The town of Collinsville, IL and surrounding area is home to an estimated 60% of the world’s horseradish root. People are often surprised by this and the question is sometimes asked – why? The answer to this is lesser known but let’s dive in and break it down.
Collinsville and the surrounding land are at the bottom of a bluff which used to in the Mississippi River Basin. Collinsville is currently about 15 miles to downtown St. Louis, but the Mississippi river used to be much wider in this area.
This left the soil to be rich in potash (Potassium), an important nutrient for horseradish growth. Potassium is one of the main nutrients for strong root growth in many vegetables. In addition to the river basin, St. Louis and surrounding areas used to have a strong coal mining and steel mill presence. These activities long ago spread Sulfur through the air eventually to settle in the soil and provide another nutrient for the growth of horseradish roots.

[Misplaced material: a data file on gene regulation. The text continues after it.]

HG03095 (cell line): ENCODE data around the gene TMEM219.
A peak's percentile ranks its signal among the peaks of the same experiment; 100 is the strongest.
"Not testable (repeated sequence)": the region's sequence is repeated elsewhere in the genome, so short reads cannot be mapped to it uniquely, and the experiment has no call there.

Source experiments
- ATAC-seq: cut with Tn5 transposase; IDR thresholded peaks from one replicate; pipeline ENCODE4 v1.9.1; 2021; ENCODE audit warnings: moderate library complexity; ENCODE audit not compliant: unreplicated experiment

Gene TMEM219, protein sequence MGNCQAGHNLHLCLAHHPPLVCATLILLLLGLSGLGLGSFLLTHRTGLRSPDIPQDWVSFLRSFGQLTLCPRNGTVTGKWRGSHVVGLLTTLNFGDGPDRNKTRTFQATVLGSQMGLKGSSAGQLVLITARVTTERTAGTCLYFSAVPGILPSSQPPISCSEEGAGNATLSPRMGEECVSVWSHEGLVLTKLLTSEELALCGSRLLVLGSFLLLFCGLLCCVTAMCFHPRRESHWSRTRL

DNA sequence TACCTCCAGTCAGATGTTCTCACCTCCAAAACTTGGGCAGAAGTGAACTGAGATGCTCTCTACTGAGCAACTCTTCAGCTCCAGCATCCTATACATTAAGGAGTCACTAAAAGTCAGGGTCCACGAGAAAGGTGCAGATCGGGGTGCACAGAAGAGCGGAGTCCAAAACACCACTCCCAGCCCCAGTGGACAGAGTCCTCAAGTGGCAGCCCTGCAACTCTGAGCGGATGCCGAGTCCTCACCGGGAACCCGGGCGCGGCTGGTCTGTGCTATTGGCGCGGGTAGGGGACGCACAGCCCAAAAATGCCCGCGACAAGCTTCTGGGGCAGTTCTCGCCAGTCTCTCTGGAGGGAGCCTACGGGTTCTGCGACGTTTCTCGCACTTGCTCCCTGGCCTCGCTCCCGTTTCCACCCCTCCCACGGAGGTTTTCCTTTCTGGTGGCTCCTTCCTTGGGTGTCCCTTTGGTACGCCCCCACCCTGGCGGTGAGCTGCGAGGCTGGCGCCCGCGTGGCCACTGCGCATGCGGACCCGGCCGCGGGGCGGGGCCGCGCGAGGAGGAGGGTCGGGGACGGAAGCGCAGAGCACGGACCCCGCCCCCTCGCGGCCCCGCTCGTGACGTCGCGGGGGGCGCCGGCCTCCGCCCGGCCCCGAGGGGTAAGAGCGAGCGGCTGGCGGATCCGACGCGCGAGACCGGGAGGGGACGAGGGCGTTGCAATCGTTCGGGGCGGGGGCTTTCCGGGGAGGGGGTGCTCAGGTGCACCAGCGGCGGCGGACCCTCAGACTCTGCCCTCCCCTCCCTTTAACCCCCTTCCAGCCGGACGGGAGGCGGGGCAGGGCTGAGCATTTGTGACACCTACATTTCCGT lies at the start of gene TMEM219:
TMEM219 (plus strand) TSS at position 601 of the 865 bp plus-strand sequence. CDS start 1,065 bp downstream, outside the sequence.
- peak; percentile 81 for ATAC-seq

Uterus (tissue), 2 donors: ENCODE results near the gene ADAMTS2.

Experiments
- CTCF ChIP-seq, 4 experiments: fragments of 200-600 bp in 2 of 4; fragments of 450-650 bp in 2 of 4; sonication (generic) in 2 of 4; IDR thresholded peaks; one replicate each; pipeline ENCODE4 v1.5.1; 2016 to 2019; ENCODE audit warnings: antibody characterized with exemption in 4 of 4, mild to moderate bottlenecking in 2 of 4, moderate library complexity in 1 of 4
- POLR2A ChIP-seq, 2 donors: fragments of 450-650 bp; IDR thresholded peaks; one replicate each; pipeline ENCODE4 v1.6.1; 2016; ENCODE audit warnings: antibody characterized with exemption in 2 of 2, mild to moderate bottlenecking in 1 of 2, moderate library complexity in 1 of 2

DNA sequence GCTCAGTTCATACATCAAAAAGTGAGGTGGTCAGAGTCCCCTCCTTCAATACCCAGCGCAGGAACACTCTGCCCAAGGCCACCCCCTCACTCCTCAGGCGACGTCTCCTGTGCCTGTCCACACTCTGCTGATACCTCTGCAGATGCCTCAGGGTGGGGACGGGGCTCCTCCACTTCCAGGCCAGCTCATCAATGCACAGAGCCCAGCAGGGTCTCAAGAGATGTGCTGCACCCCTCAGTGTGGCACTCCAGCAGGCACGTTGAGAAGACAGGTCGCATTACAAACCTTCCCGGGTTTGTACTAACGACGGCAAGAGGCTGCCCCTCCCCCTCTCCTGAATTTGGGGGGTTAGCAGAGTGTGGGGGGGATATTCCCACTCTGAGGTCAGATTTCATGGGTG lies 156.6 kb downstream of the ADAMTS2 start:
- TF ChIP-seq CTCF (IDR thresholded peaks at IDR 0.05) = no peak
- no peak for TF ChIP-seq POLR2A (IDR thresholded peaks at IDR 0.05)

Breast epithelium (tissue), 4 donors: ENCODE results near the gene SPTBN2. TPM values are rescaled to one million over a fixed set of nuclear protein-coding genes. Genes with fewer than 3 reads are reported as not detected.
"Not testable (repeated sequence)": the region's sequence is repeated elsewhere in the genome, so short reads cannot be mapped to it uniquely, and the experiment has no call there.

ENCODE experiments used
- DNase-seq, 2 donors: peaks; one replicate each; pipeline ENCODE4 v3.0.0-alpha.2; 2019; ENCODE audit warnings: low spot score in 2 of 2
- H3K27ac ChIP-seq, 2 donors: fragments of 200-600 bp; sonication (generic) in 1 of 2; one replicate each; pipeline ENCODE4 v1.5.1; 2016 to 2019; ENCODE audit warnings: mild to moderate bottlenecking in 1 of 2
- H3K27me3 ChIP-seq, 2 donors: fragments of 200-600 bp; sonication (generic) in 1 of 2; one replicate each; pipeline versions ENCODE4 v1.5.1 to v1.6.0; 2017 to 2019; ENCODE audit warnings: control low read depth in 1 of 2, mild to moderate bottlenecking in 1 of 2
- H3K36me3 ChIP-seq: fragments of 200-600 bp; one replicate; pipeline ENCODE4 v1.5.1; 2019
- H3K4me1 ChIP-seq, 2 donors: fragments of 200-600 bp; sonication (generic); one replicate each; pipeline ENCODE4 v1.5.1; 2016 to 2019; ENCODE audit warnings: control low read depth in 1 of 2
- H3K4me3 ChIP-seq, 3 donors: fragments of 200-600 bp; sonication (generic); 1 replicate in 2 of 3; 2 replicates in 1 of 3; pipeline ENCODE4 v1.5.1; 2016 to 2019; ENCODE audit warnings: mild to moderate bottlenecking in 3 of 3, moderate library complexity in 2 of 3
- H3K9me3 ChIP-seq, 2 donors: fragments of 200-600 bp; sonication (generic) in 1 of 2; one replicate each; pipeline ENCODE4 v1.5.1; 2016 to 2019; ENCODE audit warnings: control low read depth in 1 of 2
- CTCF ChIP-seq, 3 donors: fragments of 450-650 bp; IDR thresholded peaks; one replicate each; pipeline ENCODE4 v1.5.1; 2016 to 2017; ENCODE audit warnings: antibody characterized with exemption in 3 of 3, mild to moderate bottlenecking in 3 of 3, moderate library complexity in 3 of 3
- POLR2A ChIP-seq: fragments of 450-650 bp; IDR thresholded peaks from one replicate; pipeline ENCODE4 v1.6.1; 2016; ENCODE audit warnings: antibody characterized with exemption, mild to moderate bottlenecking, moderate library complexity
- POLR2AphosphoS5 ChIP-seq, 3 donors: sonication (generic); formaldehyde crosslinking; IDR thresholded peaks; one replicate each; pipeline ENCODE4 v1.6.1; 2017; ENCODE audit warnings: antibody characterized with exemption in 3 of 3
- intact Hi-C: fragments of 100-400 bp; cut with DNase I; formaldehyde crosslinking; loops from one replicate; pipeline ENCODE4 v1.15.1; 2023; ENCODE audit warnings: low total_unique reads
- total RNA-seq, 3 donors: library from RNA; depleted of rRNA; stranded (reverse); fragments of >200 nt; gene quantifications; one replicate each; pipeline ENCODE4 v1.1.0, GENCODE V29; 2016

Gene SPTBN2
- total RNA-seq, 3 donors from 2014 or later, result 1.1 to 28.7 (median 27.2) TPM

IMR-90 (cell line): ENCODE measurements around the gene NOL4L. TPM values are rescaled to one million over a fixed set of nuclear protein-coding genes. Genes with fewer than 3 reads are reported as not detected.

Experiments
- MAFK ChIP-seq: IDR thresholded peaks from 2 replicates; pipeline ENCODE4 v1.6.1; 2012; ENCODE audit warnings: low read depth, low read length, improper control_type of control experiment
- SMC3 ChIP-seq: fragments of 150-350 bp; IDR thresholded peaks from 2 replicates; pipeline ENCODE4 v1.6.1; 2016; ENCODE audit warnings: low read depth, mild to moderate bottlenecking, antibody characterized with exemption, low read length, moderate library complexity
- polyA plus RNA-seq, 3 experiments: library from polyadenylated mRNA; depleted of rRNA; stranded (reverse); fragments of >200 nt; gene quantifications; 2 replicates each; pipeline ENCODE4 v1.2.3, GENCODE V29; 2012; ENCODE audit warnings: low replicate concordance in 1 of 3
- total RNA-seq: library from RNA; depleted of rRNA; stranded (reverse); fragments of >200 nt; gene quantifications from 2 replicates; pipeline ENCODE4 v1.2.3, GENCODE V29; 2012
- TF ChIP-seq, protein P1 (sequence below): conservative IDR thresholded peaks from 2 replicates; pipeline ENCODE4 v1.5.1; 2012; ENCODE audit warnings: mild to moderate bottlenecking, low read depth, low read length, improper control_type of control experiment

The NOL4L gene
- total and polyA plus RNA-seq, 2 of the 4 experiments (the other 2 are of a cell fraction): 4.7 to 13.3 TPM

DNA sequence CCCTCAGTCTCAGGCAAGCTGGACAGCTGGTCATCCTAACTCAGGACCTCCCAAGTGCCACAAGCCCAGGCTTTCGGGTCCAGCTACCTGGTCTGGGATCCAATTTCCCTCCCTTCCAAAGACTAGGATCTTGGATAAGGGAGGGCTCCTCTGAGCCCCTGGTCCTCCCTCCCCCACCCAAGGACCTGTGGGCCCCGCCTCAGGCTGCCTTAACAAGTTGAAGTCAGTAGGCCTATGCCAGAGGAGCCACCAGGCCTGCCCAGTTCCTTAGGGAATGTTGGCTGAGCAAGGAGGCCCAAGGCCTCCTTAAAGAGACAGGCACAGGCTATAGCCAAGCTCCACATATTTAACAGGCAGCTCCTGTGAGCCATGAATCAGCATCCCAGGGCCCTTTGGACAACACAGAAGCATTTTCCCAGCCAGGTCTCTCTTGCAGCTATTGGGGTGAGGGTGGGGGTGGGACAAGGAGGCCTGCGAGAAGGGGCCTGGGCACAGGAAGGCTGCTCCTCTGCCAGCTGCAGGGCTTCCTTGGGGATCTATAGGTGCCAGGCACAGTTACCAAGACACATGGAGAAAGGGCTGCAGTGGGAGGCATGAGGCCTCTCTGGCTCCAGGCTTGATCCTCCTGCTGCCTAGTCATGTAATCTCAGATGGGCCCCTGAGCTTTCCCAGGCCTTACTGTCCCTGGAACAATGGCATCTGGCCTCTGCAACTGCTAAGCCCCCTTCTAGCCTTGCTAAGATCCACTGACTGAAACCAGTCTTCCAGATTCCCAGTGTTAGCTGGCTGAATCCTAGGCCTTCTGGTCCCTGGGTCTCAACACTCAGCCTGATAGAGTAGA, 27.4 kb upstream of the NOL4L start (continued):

Horseradish has strong roots in European culture and cuisine. When settlers from Eastern and Central Europe began settling in the area, they found that the soil was suitable for growing horseradish as well as other crops. When European settlers began to settle in Collinsville they started to grow horseradish and it was passed down from generation to generation.
It’s held strong in the Collinsville area as horseradish growing is not something easily broken into. Growing horseradish roots on a large scale is very labor intensive, there is no common horseradish specific equipment, and growing practices are not as well known as grain or other types of farming. In addition to the heritage and technology difficulties, planting stock – as it comes in the form of secondary roots – is re-used by current horseradish farmers. This means that planting stock is not largely available for prospective farmers, keeping Collinsville a strong hub for the horseradish growing community.
More information & sources:
Why Is Southern IL the Horseradish Capital of the World?
Collinsville is The Horseradish Capital of the World